The previous article on RVCR Mechanism covered the various types of machine Mechanism, their typical usage in engineering applications as per suitability and their various limitations and it also introduced the basics of the novel RVCR mechanism, its components and the sequential motion of the Piston Vanes within the torus.

The ‘Piston-Vane’ was depicted as a simple surface of circular geometry that was fitted at one end of the sleeve with half of its surface protruding and extending out of the end surface so that when a similar Sleeve and ‘Piston Vane’ Fitting is kept as a mirror image the two ’Piston Vane fitting can be made to rotate with their centre in a same plane. The basic assembly was also depicted showing the two sleeves mounted on a central shaft and how it is encased within an outer shell. A consolidated figure of all the depictions is show below in Fig 1.

Hereon we pick up from where we left the last time and realise the actual geometry of the components like the ‘Piston Vane’ etc. The CAD Model showing the geometry of the ‘Piston Vane’ is shown in Fig 2. of a sleeve Vane fitting subassembly where the light grey coloured Piston Vane (the shape of a bent cylinder with piston ring grooves) is rigidly fixed to sleeve end surface that is contoured in a shape to receive the piston vane surface). The Piston is rigidly fixed on to the Sleeve end face which is so curved to receive the piston curved surface. The sleeve end surface covers one quarter of the ‘Piston Vane’ curvature and is called the Inner Liner Quarter. The inner Quarter surface contour can either be machined on the sleeve end surface or a separate insert with the desired shape can be fitted at the end of the sleeve cylinder. Fig 2

CAD Model: – ‘Sleeve Piston-Vane’ assembly.

Below Fig 2 is the CAD Model of intermediate rotor assembly constituting of the two Sleeves with their Vane piston fitting put together and covered with a casing. (The model of the casing is made transparent such that both the Piston Vane are visible and the Cooling fins of the outer casing is slightly visible).

Fig 3

CAD Model of Inter-Rotor assembly

‘The models were developed in Pro E software and the sleeves also show case the grooves and splined end. The sleeve is a hollow cylinder with a bore to receive the central shaft and the two sleeves are mounted on this central shaft on bearings. Next Fig is that of the lower half of the outer casing which forms the outer shell of the torus chamber. The upper half has a similar geometry and is bolted on to the lower half.

Fig 4

CAD Model of – Casing Lowe Half

The below is a CAD model assembly of the Inter-rotor assembly with the ‘Piston Vane’ encompassed within the Upper casing half and lower casing half.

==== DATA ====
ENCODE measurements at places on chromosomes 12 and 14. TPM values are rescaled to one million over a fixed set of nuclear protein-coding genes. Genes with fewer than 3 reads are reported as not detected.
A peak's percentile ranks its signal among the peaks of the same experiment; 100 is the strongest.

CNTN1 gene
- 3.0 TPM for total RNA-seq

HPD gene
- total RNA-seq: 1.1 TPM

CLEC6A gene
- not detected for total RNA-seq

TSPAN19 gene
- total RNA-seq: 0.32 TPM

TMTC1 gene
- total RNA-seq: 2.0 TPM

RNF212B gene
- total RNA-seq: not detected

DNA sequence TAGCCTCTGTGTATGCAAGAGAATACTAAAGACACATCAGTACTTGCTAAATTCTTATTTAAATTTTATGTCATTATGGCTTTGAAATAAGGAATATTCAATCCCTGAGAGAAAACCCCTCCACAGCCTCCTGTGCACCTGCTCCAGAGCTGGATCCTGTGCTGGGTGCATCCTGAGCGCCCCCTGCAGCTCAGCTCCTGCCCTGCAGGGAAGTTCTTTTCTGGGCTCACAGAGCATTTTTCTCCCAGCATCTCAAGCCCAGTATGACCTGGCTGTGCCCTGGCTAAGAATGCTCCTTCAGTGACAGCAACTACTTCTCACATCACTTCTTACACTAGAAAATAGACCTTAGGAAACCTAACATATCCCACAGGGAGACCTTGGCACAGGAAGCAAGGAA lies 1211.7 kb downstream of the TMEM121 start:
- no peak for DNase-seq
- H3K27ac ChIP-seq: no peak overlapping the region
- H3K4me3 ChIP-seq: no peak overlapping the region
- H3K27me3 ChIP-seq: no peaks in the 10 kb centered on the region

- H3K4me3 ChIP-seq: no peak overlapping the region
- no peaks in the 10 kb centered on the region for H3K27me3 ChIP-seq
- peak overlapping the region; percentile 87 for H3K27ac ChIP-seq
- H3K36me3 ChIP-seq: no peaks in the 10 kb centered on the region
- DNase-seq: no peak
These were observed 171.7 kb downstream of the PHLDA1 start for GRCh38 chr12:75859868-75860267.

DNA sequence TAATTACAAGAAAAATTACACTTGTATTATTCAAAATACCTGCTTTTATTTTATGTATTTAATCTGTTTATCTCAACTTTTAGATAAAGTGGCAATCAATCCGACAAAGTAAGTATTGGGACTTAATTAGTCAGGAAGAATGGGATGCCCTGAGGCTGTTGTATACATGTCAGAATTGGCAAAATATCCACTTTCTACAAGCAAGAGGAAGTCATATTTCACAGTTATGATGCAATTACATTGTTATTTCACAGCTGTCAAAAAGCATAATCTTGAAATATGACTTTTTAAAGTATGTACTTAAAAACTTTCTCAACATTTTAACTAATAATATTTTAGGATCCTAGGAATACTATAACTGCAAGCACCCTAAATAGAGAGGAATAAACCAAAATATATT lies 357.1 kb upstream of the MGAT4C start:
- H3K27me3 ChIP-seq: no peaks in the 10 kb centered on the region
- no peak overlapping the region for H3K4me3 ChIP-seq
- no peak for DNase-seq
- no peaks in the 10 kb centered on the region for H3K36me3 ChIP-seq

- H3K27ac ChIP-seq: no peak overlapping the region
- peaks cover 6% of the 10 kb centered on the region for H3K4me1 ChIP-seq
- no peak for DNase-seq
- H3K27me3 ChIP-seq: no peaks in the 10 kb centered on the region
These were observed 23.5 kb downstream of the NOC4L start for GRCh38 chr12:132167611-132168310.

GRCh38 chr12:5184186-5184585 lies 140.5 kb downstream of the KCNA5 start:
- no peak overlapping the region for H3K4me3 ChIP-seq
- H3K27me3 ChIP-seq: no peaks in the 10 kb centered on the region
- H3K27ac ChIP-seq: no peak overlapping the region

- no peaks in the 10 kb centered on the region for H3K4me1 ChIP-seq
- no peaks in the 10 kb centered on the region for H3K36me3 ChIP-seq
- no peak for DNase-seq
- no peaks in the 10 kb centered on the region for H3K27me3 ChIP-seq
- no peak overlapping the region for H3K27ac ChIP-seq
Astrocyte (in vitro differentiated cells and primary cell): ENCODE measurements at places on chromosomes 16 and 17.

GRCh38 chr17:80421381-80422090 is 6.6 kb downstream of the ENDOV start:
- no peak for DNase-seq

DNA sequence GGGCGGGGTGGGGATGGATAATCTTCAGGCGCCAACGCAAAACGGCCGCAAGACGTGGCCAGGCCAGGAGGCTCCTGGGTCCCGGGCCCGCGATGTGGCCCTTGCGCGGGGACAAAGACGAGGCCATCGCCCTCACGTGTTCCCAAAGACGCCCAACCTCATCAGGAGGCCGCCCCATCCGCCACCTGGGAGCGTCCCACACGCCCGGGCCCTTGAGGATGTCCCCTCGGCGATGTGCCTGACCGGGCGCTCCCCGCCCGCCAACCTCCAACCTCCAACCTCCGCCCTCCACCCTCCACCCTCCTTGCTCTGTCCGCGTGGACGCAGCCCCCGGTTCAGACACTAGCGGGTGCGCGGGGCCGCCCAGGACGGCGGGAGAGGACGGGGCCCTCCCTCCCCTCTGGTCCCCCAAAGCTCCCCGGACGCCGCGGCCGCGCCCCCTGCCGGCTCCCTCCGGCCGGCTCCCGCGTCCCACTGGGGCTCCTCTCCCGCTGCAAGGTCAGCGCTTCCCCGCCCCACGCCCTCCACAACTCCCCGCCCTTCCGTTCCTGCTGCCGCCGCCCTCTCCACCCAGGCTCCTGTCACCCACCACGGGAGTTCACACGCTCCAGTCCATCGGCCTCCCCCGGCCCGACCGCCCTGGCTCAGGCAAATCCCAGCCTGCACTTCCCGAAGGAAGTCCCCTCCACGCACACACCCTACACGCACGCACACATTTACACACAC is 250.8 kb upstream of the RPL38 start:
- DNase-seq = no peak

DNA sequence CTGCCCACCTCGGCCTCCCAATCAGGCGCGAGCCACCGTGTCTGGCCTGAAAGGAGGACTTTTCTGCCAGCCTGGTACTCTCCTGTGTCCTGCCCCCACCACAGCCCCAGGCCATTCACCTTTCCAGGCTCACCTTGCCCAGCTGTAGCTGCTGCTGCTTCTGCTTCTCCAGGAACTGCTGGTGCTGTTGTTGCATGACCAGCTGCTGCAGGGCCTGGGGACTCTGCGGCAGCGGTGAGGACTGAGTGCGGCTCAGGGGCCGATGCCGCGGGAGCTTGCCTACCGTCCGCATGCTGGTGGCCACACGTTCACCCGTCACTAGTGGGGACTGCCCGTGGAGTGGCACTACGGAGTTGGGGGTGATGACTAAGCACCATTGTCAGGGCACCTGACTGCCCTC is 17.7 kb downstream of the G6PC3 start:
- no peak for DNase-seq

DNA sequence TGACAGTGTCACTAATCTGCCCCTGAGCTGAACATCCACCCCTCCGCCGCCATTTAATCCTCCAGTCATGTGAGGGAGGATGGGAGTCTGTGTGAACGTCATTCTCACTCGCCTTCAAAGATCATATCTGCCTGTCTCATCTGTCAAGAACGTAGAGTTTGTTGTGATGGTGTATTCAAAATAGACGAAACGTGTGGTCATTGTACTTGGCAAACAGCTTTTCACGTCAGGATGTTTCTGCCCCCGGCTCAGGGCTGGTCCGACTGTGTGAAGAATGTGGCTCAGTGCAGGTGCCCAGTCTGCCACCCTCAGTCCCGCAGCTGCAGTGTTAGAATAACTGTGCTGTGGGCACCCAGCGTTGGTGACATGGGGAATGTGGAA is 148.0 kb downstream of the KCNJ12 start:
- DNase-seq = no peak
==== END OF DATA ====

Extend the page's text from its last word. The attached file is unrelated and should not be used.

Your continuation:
Fig 5

CAD Model – Inter Rotor Assembly.

During the sequential operations of the Vane Pistons the stationary piston plays the role of the cylinder head against which the rotating piston compresses the Air, or air fuel Mix, hence eliminating the need of a separate cylinder Head. Similarly, the dedicated crank case is also eliminated as it is integrated with the casing.

A cam is fitted on the Sleeve rigidly and the cam has it profile corresponding to the position of ‘Piston-Vane’ Inside the toroidal chamber inside and hence as the sleeve rotates the ‘Piston Vane’ inside the chamber rotates and at the same time the angular position of Piston Vane corresponds to the cam fitted externally hence the ‘Piston Vane’ inside the casing is controlled by reading its Position externally on sleeve body, to which it is rigidly fixed. These cams are called the positioning cam or Pos Cams and a follower of the Cam is so placed that the cam profile reaches it before its Corresponding ‘Piston-Vane’ (fitted on the sleeve on which the cam is fitted) can ram against the stationary vane inside the torus. As the follower is actuated ahead of the rotating ‘Piston-Vane’ nearing stationary and at the same time the actuation is transmitted across to the other end sleeve with stationary ‘Piston-Vane’ and activates clutching against between the stationary sleeve and the rotating central shaft to which the rotating Sleeve is already clutched in thus both sleeves now rotate simultaneously. Now that the stationary ‘Piston-Vane’ is rotating its cam profile reaches the follower and actuates the opposite sleeve to clutch out as the previously rotating Sleeve reaches the point where the ‘Pistons Vanes are held stationary and to engage brakes.